Unhappy Holidays: Presidential Campaign Exits in December a Rarity
Lindsey Graham is one of only a small handful of presidential hopefuls to see their dreams of a White House victory dashed around the holidays
The 2016 presidential campaign lost one of its most colorful candidates on Monday when South Carolina Republican Lindsey Graham announced his exit from the race for the GOP nomination.
While Senator Graham was a constant source for buzzworthy interview clips and sound bytes from the undercard debate stage, his campaign never caught on fire and rarely ticked above one percent in public polling.
Graham launched his candidacy on June 1st of this year and his campaign lasted six months and 21 days (204 days).
The timing of his exit, however, was rather unusual.
Smart Politics examined the exit dates of the more than 130 major presidential candidates who failed to receive their party’s nomination since 1972 and found that Lindsey Graham is just the fourth to end his major party bid in December before the election year.
The only other three White House hopefuls to end their bids during the holiday season each ran in recent election cycles.
In the 2008 cycle, Colorado Republican U.S. Representative Tom Tancredo suspended his campaign on December 20, 2007.
Tancredo’s bid lasted a few months longer than Graham’s – eight months and 19 days (263 days). The staunch anti-illegal immigration GOPer entered the race on April 2nd but, like Graham, never saw his candidacy take hold in this pre-Tea Party cycle.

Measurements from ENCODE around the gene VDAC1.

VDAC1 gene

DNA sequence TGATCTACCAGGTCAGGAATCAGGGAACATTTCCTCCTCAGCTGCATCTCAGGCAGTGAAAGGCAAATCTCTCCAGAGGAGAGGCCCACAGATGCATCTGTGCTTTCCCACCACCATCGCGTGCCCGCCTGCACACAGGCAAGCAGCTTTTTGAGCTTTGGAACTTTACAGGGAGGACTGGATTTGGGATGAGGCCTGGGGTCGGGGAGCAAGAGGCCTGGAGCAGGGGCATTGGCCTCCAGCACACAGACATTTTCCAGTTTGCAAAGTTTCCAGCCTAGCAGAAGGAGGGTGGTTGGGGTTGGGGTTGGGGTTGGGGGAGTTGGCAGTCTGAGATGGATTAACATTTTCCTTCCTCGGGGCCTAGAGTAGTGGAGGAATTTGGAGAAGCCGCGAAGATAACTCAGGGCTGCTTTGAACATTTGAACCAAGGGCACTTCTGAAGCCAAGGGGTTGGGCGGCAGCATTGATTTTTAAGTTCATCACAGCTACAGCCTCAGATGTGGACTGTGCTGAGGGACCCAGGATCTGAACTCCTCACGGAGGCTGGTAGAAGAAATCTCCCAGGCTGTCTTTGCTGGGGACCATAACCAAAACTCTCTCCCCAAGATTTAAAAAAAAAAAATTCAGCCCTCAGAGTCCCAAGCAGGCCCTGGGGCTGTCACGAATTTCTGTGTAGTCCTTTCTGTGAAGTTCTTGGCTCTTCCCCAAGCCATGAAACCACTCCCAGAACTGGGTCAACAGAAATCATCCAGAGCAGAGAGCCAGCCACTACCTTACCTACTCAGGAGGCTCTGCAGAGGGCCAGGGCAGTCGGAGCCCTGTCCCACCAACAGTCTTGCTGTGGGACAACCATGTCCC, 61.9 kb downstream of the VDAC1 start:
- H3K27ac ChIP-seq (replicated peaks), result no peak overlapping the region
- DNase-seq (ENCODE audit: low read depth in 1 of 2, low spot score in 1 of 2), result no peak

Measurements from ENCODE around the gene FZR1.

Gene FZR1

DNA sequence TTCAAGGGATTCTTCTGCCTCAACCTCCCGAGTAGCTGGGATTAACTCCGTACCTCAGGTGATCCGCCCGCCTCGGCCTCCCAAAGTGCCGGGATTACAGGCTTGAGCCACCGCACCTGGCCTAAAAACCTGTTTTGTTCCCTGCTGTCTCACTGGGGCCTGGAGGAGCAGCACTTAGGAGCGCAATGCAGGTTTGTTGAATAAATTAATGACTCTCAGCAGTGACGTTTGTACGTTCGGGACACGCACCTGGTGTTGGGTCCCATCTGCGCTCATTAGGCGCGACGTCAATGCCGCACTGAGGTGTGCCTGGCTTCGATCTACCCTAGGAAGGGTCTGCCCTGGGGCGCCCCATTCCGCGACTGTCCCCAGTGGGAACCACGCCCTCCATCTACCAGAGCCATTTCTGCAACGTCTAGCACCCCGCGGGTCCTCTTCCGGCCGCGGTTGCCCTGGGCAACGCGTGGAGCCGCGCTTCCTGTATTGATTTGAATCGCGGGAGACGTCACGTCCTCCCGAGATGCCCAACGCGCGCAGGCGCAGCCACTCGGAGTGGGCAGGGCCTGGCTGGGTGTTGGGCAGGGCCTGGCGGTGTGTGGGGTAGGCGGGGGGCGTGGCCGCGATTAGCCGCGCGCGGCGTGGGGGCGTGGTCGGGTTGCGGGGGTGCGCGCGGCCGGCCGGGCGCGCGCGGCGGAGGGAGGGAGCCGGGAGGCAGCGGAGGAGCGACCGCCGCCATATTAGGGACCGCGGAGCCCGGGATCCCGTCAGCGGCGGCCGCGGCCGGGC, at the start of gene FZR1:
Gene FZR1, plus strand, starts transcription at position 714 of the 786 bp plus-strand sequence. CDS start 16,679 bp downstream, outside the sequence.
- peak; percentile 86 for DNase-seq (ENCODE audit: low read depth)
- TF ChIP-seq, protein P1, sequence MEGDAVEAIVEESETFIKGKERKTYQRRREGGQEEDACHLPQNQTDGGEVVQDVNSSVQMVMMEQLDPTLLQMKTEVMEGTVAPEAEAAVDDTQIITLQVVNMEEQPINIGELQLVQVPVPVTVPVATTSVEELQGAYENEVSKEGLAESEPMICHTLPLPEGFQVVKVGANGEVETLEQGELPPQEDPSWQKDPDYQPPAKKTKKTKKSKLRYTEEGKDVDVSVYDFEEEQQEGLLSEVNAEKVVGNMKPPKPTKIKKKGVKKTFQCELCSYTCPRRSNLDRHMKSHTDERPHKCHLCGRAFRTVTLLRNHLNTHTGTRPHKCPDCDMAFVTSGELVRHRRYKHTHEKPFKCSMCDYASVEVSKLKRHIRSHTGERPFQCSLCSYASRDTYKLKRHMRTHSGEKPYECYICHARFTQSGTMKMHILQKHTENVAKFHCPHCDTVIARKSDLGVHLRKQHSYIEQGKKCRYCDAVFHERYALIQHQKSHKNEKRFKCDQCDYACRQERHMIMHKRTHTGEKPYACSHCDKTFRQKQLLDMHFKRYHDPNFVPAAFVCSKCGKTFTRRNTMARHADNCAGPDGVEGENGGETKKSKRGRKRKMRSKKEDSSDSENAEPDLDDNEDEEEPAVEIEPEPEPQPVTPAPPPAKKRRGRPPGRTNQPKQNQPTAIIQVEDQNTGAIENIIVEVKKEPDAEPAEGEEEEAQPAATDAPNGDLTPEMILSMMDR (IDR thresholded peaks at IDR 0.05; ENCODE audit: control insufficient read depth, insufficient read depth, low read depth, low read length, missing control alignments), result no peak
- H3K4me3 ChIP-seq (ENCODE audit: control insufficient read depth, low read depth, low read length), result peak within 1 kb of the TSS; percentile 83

Another presidential candidate to end his campaign in December was once a frontrunner in the polls – Herman Cain in the 2012 cycle.
Cain’s campaign lasted just a day longer than Graham’s (205 days) but enjoyed a big surge that began in late September 2011 when he shot up to double digits, and remained there until his exit in December after accusations of sexual misconduct dominated the headlines.
In between, Cain led the GOP field in several polls between early October and early November.
The former corporate CEO left the race on December 11, 2007 in the midst of Newt Gingrich’s first spike in the polls as the “anti-Romney” candidate.
Later that month, one other candidate ended his bid for the GOP nomination but still continued his presidential campaign.
Former New Mexico Governor Gary Johnson struggled to qualify for most Republican debates during his 252-day run for his party’s nomination that ended on December 28, 2011.
Johnson, however, would later become the Libertarian Party nominee and win 1.2 million votes on Election Day.
Overall, 27 presidential candidates since 1972 ended their bids for a major party nomination in the year before the general election with 109 doing so in the year of the election.
Some candidates have exited the race prior to the autumn before the election year:
- February: Iowa Democrat Tom Vilsack (2007)
- May: Colorado Democrat Gary Hart (1987; first of two exits that cycle)
- July: Ohio Republican John Kasich (1999), Virginia Republican Jim Gilmore (2007)
- August: Tennessee Republican Lamar Alexander (1999), Wisconsin Republican Tommy Thompson (2007), Minnesota Republican Tim Pawlenty (2011)